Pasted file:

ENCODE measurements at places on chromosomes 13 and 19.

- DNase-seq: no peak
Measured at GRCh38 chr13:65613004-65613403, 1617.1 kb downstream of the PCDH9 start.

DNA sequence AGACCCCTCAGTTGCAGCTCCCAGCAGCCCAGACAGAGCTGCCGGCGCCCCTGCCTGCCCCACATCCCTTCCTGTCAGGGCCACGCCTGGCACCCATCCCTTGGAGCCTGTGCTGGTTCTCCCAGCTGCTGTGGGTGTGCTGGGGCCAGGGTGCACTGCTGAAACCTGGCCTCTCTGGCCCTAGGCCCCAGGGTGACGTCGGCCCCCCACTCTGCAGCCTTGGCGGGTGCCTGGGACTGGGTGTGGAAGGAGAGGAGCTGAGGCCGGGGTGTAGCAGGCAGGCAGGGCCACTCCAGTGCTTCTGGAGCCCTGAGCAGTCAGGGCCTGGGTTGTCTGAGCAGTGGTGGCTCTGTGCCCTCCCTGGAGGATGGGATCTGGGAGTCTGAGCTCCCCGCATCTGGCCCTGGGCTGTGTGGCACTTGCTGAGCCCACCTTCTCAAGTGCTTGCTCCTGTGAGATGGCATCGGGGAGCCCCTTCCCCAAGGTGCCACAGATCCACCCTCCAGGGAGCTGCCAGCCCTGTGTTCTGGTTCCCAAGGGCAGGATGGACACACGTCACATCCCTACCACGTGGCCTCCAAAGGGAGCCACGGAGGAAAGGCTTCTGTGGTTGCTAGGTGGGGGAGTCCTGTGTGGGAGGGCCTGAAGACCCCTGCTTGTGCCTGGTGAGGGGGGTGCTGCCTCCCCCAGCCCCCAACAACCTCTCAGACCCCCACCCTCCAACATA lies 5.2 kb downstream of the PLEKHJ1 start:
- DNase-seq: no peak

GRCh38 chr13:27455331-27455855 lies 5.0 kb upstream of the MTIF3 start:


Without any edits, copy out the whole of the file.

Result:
ENCODE measurements at places on chromosomes 13 and 19.

- DNase-seq: no peak
Measured at GRCh38 chr13:65613004-65613403, 1617.1 kb downstream of the PCDH9 start.

DNA sequence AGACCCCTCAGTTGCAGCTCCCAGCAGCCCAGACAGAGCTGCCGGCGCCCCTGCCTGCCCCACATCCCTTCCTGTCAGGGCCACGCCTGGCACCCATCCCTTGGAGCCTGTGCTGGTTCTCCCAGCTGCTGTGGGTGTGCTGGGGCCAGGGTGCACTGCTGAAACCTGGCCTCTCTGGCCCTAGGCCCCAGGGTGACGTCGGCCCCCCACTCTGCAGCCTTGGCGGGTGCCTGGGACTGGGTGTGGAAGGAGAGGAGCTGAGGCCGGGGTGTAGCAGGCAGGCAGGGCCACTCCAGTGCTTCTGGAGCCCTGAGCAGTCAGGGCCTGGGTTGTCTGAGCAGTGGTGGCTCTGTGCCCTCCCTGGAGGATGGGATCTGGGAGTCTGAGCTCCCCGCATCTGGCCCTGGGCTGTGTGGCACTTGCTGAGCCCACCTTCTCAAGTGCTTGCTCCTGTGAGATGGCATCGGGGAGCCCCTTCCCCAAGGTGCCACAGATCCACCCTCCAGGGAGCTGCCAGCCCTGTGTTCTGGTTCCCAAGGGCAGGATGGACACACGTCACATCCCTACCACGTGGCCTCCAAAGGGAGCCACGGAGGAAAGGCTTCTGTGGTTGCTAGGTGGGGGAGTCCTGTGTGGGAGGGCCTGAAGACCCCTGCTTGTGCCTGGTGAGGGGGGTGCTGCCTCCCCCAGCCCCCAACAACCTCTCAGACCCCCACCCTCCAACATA lies 5.2 kb downstream of the PLEKHJ1 start:
- DNase-seq: no peak

GRCh38 chr13:27455331-27455855 lies 5.0 kb upstream of the MTIF3 start: